Insurers favour flight-proven missions in the lucrative space market.
The cost of insuring spacecraft has soared 15% following a series of claims over the last year according to Aon.
The broker said five in-orbit failures meant the market was expected to remain volatile until at least the end of this year.
The incidents include partial failures of satellites AMC 16, Nigcomsat, Galaxy 26 and Eutelsat W5. Satellite AMC 16 suffered ongoing failures in its power-generation capacity at a level high enough to trigger a claim.
In addition, there were two failed rocket launches in 2007 and another failure in early 2008. With just 15-20 rocket launches insured a year, the space insurance market has a very narrow spread of risk.
Peter Elson, senior managing director of Aon Space, said some players had the foresight to secure long-term insurance deals in 2007, when rates were still low. Others would be hit by soaring premiums, he warned.
Elson added: “The market is differentiating among operators and flight-proven spacecraft and launch vehicles. Well received risk profiles from the top tier operators will continue to attract significant competition for their business. Aon expects further differentiation in pricing not only between risks but also among insurers for any given risk. Only spacecraft and launch vehicles with a significant number of consecutive successful missions will be afforded the best rates in the market.”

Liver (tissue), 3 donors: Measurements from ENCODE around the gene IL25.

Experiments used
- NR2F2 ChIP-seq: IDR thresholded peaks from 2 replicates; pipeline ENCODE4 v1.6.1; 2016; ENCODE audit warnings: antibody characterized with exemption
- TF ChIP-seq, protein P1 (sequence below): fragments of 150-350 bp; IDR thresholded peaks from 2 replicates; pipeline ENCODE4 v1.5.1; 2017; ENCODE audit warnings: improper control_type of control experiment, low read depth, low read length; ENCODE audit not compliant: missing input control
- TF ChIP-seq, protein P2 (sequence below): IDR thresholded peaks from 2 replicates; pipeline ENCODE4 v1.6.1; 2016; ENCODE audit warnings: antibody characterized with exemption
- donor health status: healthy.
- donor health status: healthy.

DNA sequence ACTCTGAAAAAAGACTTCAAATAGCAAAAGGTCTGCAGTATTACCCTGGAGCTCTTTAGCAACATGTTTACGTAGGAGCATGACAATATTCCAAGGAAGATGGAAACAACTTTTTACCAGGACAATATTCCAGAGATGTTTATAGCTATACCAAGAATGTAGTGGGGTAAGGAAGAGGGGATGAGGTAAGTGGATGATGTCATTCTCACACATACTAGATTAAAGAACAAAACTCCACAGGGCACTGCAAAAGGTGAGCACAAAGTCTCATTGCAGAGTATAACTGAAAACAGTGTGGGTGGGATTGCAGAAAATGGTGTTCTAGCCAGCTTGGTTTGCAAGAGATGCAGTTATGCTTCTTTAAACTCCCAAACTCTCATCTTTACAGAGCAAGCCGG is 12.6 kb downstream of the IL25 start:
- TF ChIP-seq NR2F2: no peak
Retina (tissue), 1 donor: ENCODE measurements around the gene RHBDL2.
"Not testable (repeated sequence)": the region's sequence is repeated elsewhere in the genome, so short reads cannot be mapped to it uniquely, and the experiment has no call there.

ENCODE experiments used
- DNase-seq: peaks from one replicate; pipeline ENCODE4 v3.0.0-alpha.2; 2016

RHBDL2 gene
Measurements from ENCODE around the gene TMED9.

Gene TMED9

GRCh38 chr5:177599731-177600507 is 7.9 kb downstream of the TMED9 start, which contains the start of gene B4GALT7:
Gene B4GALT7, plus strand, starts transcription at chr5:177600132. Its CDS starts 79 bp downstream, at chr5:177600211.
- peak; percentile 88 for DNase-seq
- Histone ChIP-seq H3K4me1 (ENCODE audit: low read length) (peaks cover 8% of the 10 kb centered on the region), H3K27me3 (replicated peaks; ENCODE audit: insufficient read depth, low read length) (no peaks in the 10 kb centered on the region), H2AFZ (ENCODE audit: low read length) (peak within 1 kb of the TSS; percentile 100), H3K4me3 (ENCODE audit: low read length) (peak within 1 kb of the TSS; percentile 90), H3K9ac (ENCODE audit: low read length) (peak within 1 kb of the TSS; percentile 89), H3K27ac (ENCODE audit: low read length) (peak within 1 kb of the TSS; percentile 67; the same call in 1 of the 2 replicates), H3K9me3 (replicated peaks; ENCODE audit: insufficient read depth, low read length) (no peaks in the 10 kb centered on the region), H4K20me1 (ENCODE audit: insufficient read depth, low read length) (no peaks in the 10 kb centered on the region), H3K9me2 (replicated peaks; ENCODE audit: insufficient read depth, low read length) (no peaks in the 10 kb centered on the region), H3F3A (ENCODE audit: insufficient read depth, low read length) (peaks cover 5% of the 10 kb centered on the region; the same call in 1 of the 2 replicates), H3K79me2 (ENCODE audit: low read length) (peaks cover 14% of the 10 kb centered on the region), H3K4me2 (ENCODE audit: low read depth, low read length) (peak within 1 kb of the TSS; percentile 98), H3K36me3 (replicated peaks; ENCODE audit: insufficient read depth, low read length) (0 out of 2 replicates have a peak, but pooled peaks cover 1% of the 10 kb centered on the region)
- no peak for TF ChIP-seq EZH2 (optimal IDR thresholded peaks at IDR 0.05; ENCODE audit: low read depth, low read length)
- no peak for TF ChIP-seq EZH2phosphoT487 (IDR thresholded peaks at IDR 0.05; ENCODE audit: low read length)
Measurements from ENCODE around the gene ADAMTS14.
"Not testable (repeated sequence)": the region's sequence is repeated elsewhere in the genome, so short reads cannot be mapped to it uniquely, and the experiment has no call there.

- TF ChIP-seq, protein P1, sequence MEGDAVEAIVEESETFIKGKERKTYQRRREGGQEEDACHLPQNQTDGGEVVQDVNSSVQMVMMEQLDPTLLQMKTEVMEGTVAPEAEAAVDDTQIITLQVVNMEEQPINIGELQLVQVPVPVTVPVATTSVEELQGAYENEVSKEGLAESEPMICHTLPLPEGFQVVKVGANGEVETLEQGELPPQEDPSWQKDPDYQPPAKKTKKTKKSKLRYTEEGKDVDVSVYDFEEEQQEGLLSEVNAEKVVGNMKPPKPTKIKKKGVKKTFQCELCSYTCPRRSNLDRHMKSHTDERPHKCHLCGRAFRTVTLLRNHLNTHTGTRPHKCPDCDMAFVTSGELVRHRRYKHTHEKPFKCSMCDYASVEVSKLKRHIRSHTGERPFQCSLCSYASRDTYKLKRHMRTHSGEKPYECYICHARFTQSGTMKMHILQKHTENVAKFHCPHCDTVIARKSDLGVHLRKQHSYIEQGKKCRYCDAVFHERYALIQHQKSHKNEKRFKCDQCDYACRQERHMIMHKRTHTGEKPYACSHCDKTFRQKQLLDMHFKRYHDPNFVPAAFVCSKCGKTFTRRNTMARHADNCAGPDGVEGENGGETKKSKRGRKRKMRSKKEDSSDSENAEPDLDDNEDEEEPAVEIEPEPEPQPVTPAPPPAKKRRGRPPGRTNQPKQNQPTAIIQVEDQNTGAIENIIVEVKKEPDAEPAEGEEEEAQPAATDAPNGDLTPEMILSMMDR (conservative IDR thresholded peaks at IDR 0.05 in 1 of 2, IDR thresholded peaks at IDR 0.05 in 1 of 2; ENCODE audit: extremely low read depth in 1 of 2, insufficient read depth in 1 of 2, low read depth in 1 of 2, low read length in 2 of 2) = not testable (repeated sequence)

Despite the losses, the space insurance market remains profitable. Space insurers earned about $411m (£230m) in premium in the first two quarters of 2008, compared to $252m of claims.
The figures were revealed in the Aon Space Market Review for the second quarter of 2008.